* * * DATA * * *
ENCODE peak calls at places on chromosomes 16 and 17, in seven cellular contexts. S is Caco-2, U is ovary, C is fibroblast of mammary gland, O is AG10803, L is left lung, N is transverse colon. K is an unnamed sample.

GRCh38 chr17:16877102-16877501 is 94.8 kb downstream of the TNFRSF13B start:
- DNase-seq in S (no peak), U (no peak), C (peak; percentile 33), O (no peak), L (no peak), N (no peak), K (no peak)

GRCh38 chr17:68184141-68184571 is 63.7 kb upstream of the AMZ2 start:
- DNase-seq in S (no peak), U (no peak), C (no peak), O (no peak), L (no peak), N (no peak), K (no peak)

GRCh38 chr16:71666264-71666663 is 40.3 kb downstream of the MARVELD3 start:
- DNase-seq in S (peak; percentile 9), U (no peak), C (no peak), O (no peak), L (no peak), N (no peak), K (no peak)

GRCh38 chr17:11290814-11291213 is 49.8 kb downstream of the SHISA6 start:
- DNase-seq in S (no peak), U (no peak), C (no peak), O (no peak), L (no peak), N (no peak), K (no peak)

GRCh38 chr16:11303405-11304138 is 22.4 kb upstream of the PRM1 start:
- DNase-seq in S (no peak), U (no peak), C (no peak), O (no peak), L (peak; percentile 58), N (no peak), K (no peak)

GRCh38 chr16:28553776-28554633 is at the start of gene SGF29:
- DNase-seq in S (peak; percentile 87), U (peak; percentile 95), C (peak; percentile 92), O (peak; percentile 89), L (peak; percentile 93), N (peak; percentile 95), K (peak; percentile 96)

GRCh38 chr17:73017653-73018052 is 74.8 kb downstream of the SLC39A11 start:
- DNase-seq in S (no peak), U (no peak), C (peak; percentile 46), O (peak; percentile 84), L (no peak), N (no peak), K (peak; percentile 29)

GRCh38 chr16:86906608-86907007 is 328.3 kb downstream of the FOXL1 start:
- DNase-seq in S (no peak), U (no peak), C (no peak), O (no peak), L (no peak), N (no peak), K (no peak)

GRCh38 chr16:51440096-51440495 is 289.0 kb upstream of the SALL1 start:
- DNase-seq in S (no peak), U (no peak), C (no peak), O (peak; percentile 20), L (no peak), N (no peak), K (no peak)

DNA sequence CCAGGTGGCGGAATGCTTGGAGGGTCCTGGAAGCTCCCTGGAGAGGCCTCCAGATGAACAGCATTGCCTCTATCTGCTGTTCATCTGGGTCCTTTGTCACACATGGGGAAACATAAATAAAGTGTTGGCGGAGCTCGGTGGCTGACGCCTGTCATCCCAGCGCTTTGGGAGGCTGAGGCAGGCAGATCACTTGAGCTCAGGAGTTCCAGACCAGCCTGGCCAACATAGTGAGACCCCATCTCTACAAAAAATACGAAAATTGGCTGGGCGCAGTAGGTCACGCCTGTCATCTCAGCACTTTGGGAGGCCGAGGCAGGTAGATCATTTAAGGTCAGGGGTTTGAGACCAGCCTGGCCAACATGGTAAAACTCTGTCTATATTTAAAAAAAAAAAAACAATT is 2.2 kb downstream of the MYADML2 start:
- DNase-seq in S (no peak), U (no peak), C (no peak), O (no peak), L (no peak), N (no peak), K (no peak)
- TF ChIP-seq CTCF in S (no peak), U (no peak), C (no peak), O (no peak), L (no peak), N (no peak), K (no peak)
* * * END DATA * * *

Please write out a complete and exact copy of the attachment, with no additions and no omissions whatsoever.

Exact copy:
ENCODE peak calls at places on chromosomes 16 and 17, in seven cellular contexts. S is Caco-2, U is ovary, C is fibroblast of mammary gland, O is AG10803, L is left lung, N is transverse colon. K is an unnamed sample.

GRCh38 chr17:16877102-16877501 is 94.8 kb downstream of the TNFRSF13B start:
- DNase-seq in S (no peak), U (no peak), C (peak; percentile 33), O (no peak), L (no peak), N (no peak), K (no peak)

GRCh38 chr17:68184141-68184571 is 63.7 kb upstream of the AMZ2 start:
- DNase-seq in S (no peak), U (no peak), C (no peak), O (no peak), L (no peak), N (no peak), K (no peak)

GRCh38 chr16:71666264-71666663 is 40.3 kb downstream of the MARVELD3 start:
- DNase-seq in S (peak; percentile 9), U (no peak), C (no peak), O (no peak), L (no peak), N (no peak), K (no peak)

GRCh38 chr17:11290814-11291213 is 49.8 kb downstream of the SHISA6 start:
- DNase-seq in S (no peak), U (no peak), C (no peak), O (no peak), L (no peak), N (no peak), K (no peak)

GRCh38 chr16:11303405-11304138 is 22.4 kb upstream of the PRM1 start:
- DNase-seq in S (no peak), U (no peak), C (no peak), O (no peak), L (peak; percentile 58), N (no peak), K (no peak)

GRCh38 chr16:28553776-28554633 is at the start of gene SGF29:
- DNase-seq in S (peak; percentile 87), U (peak; percentile 95), C (peak; percentile 92), O (peak; percentile 89), L (peak; percentile 93), N (peak; percentile 95), K (peak; percentile 96)

GRCh38 chr17:73017653-73018052 is 74.8 kb downstream of the SLC39A11 start:
- DNase-seq in S (no peak), U (no peak), C (peak; percentile 46), O (peak; percentile 84), L (no peak), N (no peak), K (peak; percentile 29)

GRCh38 chr16:86906608-86907007 is 328.3 kb downstream of the FOXL1 start:
- DNase-seq in S (no peak), U (no peak), C (no peak), O (no peak), L (no peak), N (no peak), K (no peak)

GRCh38 chr16:51440096-51440495 is 289.0 kb upstream of the SALL1 start:
- DNase-seq in S (no peak), U (no peak), C (no peak), O (peak; percentile 20), L (no peak), N (no peak), K (no peak)

DNA sequence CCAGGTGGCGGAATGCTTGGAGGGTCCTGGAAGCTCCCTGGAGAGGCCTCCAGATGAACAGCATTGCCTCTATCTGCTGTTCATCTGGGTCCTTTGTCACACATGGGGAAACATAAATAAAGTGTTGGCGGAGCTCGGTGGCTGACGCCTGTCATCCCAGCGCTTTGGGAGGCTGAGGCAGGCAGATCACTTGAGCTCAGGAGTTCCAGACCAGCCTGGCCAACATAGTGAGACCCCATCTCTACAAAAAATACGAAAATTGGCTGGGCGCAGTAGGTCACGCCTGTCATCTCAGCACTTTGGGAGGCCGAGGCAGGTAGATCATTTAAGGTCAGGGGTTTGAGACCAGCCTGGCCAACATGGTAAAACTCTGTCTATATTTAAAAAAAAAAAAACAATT is 2.2 kb downstream of the MYADML2 start:
- DNase-seq in S (no peak), U (no peak), C (no peak), O (no peak), L (no peak), N (no peak), K (no peak)
- TF ChIP-seq CTCF in S (no peak), U (no peak), C (no peak), O (no peak), L (no peak), N (no peak), K (no peak)